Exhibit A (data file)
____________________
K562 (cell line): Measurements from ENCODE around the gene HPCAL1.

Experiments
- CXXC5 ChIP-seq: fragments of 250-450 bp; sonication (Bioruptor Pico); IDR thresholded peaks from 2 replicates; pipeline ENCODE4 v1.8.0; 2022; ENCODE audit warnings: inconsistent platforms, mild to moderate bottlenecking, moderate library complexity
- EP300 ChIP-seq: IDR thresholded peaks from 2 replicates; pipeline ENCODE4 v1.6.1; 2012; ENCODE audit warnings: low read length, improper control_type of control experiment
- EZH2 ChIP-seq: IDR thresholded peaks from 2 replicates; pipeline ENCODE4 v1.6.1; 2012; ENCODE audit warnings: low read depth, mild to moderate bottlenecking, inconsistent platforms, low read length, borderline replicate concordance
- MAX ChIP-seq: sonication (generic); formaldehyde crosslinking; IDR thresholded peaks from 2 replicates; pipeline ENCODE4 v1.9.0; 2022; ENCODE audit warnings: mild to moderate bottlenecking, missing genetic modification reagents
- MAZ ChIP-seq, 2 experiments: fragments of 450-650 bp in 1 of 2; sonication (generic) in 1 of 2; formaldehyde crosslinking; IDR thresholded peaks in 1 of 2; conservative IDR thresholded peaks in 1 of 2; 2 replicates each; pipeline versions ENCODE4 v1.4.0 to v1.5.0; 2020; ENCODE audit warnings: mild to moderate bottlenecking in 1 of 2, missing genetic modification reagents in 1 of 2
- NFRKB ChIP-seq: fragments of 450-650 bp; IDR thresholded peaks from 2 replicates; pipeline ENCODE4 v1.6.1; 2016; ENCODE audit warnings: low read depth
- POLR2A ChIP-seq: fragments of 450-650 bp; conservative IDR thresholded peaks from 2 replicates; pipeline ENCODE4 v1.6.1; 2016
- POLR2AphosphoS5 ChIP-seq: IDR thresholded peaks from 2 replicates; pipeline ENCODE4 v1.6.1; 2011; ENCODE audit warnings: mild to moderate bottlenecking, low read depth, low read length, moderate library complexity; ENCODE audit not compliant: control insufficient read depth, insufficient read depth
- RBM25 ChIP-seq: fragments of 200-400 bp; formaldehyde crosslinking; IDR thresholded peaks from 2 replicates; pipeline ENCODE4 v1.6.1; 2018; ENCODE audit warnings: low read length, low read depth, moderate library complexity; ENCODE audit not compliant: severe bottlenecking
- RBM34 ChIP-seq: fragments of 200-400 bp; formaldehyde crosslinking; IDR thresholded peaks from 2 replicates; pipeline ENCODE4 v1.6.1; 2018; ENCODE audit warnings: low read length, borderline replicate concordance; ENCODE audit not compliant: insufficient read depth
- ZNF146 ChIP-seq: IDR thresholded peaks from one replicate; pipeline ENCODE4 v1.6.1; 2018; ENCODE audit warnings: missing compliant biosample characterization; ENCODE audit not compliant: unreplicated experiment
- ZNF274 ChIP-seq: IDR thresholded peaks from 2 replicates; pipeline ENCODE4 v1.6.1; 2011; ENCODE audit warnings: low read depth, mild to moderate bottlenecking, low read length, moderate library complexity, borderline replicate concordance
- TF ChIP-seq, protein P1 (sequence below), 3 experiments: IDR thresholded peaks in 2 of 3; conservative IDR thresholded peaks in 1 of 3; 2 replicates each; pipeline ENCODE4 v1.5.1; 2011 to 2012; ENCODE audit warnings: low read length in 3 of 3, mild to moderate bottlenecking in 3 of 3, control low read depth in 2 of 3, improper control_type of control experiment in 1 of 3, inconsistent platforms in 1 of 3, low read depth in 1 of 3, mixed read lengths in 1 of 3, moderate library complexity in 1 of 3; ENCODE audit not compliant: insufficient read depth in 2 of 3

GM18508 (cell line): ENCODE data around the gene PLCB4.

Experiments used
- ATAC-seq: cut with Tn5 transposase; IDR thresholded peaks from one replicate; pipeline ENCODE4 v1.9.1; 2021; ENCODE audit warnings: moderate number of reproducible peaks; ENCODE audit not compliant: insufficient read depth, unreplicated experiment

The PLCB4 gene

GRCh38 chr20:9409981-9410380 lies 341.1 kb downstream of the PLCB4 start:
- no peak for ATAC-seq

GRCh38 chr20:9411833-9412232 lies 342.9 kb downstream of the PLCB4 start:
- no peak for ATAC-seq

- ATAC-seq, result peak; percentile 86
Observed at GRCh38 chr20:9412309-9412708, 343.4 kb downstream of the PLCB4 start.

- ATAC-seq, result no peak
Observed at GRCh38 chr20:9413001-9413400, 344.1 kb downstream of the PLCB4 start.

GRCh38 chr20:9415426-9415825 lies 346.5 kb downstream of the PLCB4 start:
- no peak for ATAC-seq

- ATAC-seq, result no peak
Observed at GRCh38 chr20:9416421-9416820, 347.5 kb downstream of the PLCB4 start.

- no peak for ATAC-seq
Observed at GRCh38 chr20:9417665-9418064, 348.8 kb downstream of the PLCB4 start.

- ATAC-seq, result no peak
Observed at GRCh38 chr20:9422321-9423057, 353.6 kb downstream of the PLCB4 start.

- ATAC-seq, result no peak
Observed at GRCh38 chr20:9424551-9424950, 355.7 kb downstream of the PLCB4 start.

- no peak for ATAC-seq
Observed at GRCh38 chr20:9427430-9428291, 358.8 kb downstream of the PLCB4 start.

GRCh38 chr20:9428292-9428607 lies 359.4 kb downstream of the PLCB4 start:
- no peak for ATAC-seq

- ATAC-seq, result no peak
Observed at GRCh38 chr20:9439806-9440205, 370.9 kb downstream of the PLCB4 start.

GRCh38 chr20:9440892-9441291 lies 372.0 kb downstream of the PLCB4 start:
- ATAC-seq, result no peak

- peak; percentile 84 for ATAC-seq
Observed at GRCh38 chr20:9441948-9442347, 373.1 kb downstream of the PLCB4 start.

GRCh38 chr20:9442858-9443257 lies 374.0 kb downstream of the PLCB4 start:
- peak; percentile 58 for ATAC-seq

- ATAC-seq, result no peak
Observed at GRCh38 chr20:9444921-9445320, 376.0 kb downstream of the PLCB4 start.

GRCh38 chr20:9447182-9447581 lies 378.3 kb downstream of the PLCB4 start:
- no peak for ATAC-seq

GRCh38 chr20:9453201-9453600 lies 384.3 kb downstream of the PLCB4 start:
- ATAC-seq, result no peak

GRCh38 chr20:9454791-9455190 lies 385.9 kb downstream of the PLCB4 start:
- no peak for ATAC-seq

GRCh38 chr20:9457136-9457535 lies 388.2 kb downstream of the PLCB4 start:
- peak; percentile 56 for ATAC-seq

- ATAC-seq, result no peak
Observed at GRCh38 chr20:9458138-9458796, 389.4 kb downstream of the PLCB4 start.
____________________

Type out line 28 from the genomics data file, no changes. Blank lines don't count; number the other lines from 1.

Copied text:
GRCh38 chr20:9415426-9415825 lies 346.5 kb downstream of the PLCB4 start: